It’s taken me a while to put this tome together. It’s part experience, part observation and part opinion. Those farming in the Auckland or northern Waikato areas in the 50s and 60s may have come across Agronomist and farm advisor Ralph du Faur, from Papakura. My Dad sought his advice in the late 50s and though I was only about 12 years old at the time I have always remembered something he told me, have noted it over the years and found it to be particularly relevant to the state of our racetracks today. He said this: “Irrigated water comes from a well, a dam, a pond or a reservoir where it generally sits open to the sun then is pumped through a maze of pipes and sprayed onto pasture. Because of this, along the way it has lost its oxidisation and is “dead.” He likened it to flat beer. Lifeless. Sure, it keeps soil damp or moist but comparatively, the oxygen in rainfall keeps soil aerated. Debra Moss shared an historical pic recently on Facebook relating to Aussie farmers that read “despite all of our accomplishments, we owe our existence to a six inch layer of topsoil and the fact that it rains.” Never was this more true here. A Racecafe post said “40 mm total in last 10 days and what is Trentham track rated - YEP - Heavy 11.” That should not be possible. In old parlance, tracks up until Easter should be somewhere between hard and fast, and easy. Those who instigated the current grading system were unaware that in rating tracks “dead” that’s exactly what they are – dead, lifeless. Fill your watering can and pour it on your driveway from as high as you can. It spreads in a mass then runs down the drain. Then watch what happens when it rains. The raindrops bounce because they are oxygenated and it’s this that keeps our soils aerated. Yes, we pour water on our gardens too but in spring we turn them over by spade or fork and open the soil up which realistically can’t happen to a race track. Many farmers irrigate their crops but in the process of grass to maize then back to grass, the ground is cultivated thus allowing nature to do its bit. Trentham was the “Champagne Turf.” It was bubbling and full of life, big crowds, big fields, best horses, fastest times. No false rails, no ‘how is the track “playing” b/s and, no irrigation and a postponed or canned meeting as rare as hen’s teeth. If it pissed with rain the track simply got deeper but racing went on and Trentham, for one, recovered to be the Champagne Turf it was always reputed to be – until irrigation. . No chance of record times on soft tracks which are now standard in summer racing. All of that is now assigned to history and for those who complain about hard summer tracks, no more horses went sore or broke down 50 years ago than do today and back then though there were fewer races, horses generally had more starts, a number of two year olds having 8, 10, 12 starts or more. Average NZ rainfall is around 50-odd inches (say 1200 mls). I would ascertain that irrigated tracks might get ten or twenty times this amount of ‘dead’ water poured on them. The sub-soil then becomes like a three-layer sponge where the chef has forgotten to add baking soda. Its like a bloody big layer of sodden blotting paper. Even sand-slitting has minimal effect when the sub-soil is like plasticine. Not being critical but do track managers ever ask themselves “Why are we irrigating? What is it we are trying to achieve?” As I said at the beginning, these are years of observations, generalisations and some opinion. I don’t have an answer but I would, first and foremost, stack the irrigator into the back of the shed and leave it there. I would then investigate the infusion of grass species suited to purpose of racing and in light of climatic conditions in different areas. This could even be a factor when setting racing dates too. It’s no secret that those who set the racing dates have little or no comprehension of any of these factors. It has taken man thirty to forty years to bugger up our racing surfaces.(a stronger term may be more appropriate). Mother nature can fix most things so I would let her do her thing bearing in mind it may take another 30-40 years for the situation to right itself, God willing that the industry can survive for that long.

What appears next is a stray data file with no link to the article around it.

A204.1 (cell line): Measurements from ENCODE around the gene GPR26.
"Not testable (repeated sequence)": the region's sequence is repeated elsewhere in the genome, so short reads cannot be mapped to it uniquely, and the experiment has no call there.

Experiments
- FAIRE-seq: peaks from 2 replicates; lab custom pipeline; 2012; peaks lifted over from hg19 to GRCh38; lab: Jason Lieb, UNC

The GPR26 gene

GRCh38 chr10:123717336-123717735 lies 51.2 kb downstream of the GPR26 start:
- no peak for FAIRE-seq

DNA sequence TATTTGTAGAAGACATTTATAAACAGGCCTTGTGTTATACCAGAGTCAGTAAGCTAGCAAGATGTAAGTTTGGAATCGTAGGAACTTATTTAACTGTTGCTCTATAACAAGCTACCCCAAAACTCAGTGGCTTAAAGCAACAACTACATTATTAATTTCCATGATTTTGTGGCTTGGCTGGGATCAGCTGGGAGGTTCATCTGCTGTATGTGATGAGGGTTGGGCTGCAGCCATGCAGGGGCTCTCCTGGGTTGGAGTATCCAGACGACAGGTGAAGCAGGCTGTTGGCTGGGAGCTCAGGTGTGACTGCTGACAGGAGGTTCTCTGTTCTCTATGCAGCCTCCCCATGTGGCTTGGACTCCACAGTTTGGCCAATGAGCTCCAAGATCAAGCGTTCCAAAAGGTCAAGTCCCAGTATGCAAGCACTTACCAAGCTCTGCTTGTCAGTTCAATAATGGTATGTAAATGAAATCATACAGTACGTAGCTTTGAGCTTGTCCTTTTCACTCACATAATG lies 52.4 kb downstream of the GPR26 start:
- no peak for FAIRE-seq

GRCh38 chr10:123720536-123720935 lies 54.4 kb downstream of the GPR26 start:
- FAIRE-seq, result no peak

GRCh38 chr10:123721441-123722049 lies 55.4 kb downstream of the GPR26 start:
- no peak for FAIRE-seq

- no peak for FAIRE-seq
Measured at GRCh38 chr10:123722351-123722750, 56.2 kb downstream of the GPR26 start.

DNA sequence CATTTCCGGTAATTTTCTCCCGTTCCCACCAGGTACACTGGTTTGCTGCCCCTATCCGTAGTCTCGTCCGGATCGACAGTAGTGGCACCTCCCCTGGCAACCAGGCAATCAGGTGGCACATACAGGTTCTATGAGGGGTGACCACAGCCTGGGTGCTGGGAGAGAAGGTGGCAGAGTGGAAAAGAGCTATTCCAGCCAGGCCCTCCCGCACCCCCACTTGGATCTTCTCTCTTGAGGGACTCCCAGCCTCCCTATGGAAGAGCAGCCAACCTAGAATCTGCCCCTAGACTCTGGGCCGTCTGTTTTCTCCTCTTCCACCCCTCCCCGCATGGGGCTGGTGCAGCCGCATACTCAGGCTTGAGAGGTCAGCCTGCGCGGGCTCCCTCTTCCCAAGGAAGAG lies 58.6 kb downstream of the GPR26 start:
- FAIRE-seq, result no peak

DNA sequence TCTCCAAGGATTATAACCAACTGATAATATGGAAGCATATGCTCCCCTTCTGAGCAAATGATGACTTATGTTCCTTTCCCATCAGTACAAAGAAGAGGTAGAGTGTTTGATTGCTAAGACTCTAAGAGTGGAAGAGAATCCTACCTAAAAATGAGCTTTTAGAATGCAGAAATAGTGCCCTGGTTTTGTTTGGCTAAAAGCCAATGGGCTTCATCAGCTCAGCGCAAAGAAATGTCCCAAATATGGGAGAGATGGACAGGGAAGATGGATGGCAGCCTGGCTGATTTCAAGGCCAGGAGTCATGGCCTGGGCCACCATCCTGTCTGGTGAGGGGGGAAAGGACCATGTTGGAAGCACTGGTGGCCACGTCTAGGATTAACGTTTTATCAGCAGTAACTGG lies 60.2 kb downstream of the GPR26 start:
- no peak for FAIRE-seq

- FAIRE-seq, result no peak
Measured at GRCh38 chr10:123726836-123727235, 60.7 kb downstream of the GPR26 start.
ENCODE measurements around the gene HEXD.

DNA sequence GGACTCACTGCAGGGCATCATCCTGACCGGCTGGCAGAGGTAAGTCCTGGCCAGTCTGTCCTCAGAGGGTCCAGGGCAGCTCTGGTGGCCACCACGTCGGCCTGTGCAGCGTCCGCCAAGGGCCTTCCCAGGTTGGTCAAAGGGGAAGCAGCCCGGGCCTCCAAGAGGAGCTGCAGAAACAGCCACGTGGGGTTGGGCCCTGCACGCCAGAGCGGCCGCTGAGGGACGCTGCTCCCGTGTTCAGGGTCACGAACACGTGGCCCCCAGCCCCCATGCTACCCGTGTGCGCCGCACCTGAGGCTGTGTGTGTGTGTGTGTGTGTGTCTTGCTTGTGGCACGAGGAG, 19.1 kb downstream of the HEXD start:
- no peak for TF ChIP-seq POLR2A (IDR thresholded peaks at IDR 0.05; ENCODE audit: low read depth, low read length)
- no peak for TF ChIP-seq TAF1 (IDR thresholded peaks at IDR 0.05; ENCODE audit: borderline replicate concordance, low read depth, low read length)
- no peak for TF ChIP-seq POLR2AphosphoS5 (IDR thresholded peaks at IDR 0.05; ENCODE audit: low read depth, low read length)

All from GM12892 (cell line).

13. 12 points